SH presets were created to represent style that’s relevant nowadays.

You always have the option to use any of my presets, but my best advice is to create your own!


Exposure changes the level of light apparent in a photograph, it lightens or darkens the entirety of a photograph which allows you to choose a happy place where my presets can rest and do their job excellently as opposed to being too bright or too dark, a good exposure, or even a well-edited over/under exposure can make all the difference in the starting off point for your edits.

Highlights change the level of only the lightest points apparent in a photograph.
So anywhere you see light (from a window, through a tree, over a landscape) it will lighten and soften that point based on where you slide the knob on the bar.
If you slide it down it won’t technically darken the highlights but rather wash them out and make them faded. This is an important tool as well for spot-checking light in your photographs.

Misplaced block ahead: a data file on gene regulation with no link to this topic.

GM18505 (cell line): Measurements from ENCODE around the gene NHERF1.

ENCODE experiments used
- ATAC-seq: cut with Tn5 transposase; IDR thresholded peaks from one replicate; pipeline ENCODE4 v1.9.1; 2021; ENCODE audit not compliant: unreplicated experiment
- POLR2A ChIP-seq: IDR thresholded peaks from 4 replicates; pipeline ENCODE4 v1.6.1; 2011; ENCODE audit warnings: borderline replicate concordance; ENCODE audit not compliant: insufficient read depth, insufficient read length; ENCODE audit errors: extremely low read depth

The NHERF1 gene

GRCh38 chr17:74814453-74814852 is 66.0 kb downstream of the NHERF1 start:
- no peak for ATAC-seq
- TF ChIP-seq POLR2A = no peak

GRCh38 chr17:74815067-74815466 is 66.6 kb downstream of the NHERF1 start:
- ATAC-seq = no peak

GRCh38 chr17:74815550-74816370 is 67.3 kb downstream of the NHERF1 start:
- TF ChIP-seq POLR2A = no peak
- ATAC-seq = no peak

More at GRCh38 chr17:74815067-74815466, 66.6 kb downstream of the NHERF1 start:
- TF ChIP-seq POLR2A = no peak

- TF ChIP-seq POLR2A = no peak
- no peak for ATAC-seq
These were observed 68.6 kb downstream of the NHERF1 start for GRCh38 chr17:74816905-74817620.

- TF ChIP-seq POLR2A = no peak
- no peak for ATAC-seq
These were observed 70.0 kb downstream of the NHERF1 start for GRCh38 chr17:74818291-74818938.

The same said for highlights can be said again for Shadows except for in the forms of darker spots throughout your photos (areas around a window, trees, back side of a landscape) it will darken and deepen the points based on where you slide the knob on the bar. If you slide it up it won’t technically lighten the spots but wash them out and make them faded.

This is a highly important tool to keep in mind when editing. Your camera may shoot differently than my, pick up different colors, the time of day may be different, there are any number of factors that effect temperature but it has a massive hold on how I edit.

Most typically my temperature is between 5.500K and 5.800K on the slider bar. A perfect balance of not too cold or too warm but right in that sweet default spot. You may need to adjust this to see how the base color (from blue to yellow) affects your initial photograph.